The completion of the remainder of the Business Reshaping program is expected to require the use of $11 million in cash, which will be funded from operations.

 

5. Impairment Charges

 

During the first quarter of fiscal 2006, the corporation recognized impairment charges that reduced income from discontinued operations by $171 million, or $0.22 per diluted share. The $171 million impairment charge consists of a pretax charge of $223 million that was recognized to reflect the $179 million impairment of both tangible and long-lived assets in the European Branded Apparel business and $44 million to reflect the impairment of goodwill and long-lived assets in the U.S. Retail Coffee Operations. Both the European Branded Apparel and the U.S. Retail Coffee operations have been targeted for disposal under the corporation’s transformation plan and are reported as discontinued operations. Further information regarding these impairment charges can be found in Note 6, titled “Discontinued Operations,” to the Consolidated Financial Statements.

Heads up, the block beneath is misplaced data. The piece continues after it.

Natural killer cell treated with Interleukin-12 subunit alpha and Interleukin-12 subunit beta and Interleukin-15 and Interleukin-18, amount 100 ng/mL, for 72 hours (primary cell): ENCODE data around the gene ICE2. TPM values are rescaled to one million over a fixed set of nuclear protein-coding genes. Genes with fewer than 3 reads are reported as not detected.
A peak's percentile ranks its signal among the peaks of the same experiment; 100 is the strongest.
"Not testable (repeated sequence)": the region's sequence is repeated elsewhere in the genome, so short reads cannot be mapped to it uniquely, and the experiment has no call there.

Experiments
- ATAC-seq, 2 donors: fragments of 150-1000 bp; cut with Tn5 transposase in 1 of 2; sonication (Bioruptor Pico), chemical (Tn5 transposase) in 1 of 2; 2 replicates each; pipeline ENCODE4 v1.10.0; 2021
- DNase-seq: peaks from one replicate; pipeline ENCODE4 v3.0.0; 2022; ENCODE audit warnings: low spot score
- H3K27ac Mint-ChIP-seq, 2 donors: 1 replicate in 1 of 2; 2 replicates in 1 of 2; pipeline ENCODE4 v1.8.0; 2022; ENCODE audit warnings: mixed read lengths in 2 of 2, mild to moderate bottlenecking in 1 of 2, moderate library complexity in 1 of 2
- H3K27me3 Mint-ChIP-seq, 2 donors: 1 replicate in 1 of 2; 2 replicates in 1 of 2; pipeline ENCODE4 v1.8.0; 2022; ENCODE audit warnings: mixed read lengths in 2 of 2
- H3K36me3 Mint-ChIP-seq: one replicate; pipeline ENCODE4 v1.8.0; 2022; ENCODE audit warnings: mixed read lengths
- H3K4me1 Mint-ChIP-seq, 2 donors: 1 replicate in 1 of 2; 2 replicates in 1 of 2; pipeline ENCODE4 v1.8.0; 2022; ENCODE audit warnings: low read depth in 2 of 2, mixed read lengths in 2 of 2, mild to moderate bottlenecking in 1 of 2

6. Discontinued Operations

 

As part of the corporation’s transformation plan, steps were taken to dispose of four businesses. Each of these businesses met the definition to be classified as held for sale and these businesses have been presented as a discontinued operation in the corporation’s financial results. The following is a description of each of these businesses, including impairment charges that have been recognized: